GST On Rent: Residential vs. Commercial Properties


GST On Rent: Residential vs. Commercial Properties


Goods and Service Tax apply to all goods and services sold in India. For rent, GST is applicable as property renting is a supply of service. However, there are certain conditions under which you have to pay GST on your rent as a tenant. GST is charged differently on rent paid for residential and commercial property. For any property used or meant to be used as a residence, no GST is charged. However, any leasing or renting of a commercial property is considered a service and applicable to GST.

Does renting out a property attract GST?
According to the GST Act, renting out an immovable property would be treated as a supply of services. GST, however, will be applicable only to certain types of rent such as:

  • When a property is given out on lease, rent, easement, or licensed to occupy
  • When any property is leased out (or let out) including a commercial, industrial, or residential property for business (either partly or wholly)

This type of renting is considered a supply of services and would thus attract tax.

GST on Renting of Residential Property
GST is not applicable if a residential property is rented out to a registered person in their personal capacity and for use as their own residence. In other words, if a residential property is rented out, that too for residential purposes, then the rental income from such property does not attract GST.

However, it is important to note that this exemption only applies when the property is rented out in a personal capacity and used as a residence. If the same property is rented for commercial purposes or to a business entity, it will attract GST.

GST on Commercial Property Renting
Commercial property renting is considered as a supply of service and is taxable under the GST Act. GST will be applicable at 18% on the taxable value.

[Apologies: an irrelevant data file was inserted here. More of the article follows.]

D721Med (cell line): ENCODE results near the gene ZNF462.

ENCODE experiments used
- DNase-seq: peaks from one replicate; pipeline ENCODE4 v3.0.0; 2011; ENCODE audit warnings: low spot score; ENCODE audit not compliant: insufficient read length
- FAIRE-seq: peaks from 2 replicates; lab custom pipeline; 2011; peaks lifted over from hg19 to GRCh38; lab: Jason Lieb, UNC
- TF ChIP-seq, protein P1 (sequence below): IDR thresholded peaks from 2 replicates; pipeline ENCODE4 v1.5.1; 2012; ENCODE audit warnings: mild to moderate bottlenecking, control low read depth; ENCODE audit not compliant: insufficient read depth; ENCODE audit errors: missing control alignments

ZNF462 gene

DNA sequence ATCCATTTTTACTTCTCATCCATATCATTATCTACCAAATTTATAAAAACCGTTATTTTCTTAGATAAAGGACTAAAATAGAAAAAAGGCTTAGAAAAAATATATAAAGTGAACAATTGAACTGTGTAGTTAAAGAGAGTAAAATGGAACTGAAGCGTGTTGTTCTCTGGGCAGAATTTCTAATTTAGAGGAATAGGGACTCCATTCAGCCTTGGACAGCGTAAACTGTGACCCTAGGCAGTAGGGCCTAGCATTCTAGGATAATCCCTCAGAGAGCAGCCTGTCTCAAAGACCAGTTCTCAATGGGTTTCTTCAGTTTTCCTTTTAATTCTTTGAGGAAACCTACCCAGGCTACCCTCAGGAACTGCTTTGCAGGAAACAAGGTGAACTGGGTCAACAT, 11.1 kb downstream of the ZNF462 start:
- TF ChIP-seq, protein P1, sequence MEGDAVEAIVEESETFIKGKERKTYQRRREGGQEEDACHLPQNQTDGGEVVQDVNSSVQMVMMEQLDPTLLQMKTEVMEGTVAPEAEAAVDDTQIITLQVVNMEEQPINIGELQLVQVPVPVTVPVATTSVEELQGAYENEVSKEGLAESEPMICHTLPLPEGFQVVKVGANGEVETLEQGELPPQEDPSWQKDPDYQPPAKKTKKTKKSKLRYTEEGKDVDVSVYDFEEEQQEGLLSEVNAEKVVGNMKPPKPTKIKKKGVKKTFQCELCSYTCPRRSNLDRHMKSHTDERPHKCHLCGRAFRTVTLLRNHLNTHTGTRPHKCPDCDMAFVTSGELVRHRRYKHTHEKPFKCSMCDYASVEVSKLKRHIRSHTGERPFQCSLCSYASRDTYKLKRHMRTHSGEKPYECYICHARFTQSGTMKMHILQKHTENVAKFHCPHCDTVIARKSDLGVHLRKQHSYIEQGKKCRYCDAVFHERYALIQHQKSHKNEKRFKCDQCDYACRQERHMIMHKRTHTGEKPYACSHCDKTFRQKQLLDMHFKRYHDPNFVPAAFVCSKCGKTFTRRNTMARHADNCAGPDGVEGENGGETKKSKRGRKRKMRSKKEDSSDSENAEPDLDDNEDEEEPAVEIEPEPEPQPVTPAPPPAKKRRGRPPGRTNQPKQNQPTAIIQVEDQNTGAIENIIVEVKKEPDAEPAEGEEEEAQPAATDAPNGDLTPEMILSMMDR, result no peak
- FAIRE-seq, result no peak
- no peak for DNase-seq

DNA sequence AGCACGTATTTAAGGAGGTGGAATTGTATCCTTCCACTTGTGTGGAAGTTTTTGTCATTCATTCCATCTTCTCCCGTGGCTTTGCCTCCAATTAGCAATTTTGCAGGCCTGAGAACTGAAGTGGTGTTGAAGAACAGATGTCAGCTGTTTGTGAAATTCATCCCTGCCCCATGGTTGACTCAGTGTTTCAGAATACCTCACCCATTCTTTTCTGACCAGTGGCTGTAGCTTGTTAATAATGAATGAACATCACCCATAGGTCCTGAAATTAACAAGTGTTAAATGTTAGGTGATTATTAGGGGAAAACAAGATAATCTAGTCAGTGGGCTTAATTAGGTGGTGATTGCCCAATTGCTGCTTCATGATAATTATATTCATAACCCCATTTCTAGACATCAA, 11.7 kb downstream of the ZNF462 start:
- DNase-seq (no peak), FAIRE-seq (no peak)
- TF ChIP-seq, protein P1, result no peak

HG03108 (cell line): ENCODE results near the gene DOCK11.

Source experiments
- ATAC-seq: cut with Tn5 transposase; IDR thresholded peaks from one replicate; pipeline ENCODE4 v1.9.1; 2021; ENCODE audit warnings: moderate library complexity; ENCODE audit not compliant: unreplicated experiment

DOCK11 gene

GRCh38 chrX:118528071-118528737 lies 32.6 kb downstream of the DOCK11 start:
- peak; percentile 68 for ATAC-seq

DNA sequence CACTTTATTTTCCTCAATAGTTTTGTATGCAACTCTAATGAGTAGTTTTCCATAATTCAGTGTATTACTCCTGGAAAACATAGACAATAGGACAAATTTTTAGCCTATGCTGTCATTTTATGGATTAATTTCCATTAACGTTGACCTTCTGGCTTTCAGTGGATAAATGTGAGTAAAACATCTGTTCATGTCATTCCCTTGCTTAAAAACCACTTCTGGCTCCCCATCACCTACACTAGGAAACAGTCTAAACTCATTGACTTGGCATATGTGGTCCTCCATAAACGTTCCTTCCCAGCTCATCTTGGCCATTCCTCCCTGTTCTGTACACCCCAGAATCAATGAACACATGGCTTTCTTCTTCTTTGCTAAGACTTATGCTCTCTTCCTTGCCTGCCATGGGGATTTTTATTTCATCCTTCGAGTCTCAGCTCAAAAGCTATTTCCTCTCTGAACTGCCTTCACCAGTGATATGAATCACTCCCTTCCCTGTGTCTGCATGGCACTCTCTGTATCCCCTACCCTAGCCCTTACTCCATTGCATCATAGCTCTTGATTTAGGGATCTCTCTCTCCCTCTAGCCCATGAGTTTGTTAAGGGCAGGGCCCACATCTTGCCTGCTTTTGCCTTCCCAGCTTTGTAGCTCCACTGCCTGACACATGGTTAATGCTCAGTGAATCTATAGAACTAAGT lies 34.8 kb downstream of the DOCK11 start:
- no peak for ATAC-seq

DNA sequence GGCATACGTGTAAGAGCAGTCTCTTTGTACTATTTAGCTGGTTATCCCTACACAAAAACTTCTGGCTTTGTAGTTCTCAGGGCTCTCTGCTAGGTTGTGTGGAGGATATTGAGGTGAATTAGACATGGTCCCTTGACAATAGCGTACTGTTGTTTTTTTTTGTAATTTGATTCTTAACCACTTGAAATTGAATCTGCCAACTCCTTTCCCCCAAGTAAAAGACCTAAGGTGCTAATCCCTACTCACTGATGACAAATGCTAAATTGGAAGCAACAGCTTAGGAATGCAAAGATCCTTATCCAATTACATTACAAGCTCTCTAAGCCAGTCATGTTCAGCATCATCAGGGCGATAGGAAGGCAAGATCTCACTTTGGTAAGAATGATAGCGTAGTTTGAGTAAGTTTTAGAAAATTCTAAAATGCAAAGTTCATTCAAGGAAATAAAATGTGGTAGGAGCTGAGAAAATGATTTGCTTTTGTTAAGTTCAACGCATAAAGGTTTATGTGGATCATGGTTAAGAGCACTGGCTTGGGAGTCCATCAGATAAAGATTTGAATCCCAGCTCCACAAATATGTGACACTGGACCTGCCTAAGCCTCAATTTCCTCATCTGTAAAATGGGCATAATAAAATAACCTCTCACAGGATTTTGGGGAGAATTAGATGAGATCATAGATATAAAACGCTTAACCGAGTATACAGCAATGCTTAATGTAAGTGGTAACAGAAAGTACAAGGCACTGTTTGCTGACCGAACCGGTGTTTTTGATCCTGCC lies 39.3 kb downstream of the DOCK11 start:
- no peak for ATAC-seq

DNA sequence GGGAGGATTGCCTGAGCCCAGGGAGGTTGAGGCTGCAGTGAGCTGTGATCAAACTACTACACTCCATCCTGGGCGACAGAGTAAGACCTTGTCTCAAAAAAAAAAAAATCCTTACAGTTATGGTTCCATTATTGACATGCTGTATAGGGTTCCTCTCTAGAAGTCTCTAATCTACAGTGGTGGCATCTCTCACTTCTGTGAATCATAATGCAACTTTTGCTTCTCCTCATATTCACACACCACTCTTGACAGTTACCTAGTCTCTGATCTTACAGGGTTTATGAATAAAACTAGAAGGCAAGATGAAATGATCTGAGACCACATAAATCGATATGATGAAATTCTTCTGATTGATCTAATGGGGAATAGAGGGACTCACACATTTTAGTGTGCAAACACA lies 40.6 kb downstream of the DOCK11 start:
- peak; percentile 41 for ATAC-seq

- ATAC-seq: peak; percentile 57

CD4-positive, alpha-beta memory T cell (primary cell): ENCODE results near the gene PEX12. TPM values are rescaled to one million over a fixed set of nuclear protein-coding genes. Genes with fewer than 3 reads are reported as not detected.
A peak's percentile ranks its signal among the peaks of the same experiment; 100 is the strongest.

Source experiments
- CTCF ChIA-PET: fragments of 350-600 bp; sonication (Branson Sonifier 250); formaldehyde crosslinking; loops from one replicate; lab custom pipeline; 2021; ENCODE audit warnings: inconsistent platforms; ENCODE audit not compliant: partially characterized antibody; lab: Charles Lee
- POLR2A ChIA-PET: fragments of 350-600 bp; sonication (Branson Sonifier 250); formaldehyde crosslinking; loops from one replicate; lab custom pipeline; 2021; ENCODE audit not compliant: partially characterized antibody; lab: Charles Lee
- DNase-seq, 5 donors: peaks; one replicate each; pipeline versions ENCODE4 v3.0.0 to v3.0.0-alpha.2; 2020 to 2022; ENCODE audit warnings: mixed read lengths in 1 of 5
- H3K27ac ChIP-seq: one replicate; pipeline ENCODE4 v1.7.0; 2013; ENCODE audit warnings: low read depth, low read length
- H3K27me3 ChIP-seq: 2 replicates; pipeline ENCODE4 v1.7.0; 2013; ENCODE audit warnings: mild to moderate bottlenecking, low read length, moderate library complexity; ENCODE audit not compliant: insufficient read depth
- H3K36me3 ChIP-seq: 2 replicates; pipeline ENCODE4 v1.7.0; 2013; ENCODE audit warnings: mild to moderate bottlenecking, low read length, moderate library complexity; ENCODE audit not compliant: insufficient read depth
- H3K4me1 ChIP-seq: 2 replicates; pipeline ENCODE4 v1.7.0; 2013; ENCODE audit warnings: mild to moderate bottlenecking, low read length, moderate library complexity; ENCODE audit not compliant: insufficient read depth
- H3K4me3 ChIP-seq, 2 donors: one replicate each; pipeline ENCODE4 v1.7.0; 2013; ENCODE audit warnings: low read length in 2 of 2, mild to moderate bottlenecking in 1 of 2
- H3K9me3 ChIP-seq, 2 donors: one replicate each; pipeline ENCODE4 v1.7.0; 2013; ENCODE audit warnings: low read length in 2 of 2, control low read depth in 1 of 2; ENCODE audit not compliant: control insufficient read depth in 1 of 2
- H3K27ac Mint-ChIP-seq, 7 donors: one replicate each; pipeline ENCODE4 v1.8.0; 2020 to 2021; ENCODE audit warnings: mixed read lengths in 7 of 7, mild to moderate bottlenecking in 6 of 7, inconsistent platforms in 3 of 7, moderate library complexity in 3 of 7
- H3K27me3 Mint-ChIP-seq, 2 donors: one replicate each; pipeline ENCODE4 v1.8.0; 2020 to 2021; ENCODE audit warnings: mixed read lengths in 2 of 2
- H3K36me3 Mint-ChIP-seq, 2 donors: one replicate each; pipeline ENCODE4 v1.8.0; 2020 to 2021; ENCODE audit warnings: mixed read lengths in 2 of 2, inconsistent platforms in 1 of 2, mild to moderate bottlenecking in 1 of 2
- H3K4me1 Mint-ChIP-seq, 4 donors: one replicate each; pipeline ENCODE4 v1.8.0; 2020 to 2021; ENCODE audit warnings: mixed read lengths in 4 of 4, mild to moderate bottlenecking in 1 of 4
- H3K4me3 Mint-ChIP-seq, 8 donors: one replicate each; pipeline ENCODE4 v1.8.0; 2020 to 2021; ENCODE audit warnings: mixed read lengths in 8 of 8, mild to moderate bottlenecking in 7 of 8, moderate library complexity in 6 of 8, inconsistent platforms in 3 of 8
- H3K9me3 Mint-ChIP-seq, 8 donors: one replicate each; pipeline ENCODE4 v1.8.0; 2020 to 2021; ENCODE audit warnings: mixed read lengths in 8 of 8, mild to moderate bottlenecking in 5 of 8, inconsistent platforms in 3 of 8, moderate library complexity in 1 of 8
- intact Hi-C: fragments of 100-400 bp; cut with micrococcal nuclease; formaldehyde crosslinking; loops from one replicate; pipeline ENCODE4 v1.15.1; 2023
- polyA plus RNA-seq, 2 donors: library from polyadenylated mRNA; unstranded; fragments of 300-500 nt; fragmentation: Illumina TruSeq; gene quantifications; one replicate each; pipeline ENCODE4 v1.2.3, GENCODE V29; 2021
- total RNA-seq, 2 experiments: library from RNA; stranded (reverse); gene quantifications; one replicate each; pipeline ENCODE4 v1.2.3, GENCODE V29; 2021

In case, a registered charitable trust or religious trust owns and manages the commercial property, the rent is tax-free and GST payment is not applicable. However, there are some conditions which must be fulfilled to get this exemption:

  • Room rents cannot exceed Rs. 1,000 /day
  • Community hall or open area rent must be below Rs. 10,000/day
  • Shop rents must be below Rs. 10,000/month

What will be the place of supply for charging GST?
Tax under the GST is levied through three components: CGST, SGST and IGST.

If the landlord and the rented property are registered in the same location: 9% CGST and 9% SGST will be charged.

If the landlord and the rented property are registered in different locations: The place of supply will be where the property is located. The service will be considered interstate supply and IGST will be applicable.

If the landlord is registered in the same state where the property is, but the tenant is registered in a different state: 9% CGST and 9% SGST will be charged. In this case tenant can’t claim input tax credit.

How to Calculate GST on Rented-Out Properties?
GST on rented properties is calculated on the basis of the rent charged to the tenant for the property. The landlord has to pay GST on the rent income received from the tenant. The GST rate on renting an immovable property is 18%.

Let’s understand this with an example.
Suppose the rent of a rented commercial property is Rs.40,000 per month. Then, the GST will be calculated as follows –
GST = Rs.40,000 x 18% = Rs.7200
So, the landlord will have to pay Rs.7200 as GST on the rent of Rs.40,000 per month.

When is GST registration mandatory?
If you have a property and you have rented it to a business and they are using it for commercial purposes, then only you have to register under GST. Therefore, you are liable to pay GST on commercial property rent. If you are the landlord, you are responsible for collecting GST from the tenant and depositing it to the GST department.

However, if the income from your rent is below Rs. 20 lakh per annum, you do not have to pay taxes as per the GST Act. This is because the GST registration threshold limit is Rs. 20 lakh per annum and for special category states, this limit is Rs. 10 lakh per annum.

For Example- Sanjay resides in Surat and he owns a property in Bhopal. Currently, ABC Ltd Company is a tenant of it. For the property in Bhopal, Sanjay earns a rent of Rs. 30,000 per month. His total annual rent collection is Rs. 3,60,000 which is within the threshold limit as per the GST Act. So, Sanjay does not need to register under GST and does not have to pay GST for rental income.

ITC on GST on rent
Generally, a business can claim ITC on the GST paid on rental expenses, provided these expenses are incurred for the purpose of business. The person paying GST on rent can claim ITC, if all the provisions to claim Input tax credit are fulfilled.

ITC on repairs and renovation of property
Section 17(5) of the CGST Act, which lists scenarios in which ITC can and cannot be claimed, established that the GST paid on repairs and renovation of the property is allowed as ITC as long as it is not capitalised.


Krishnakant Jakhotia
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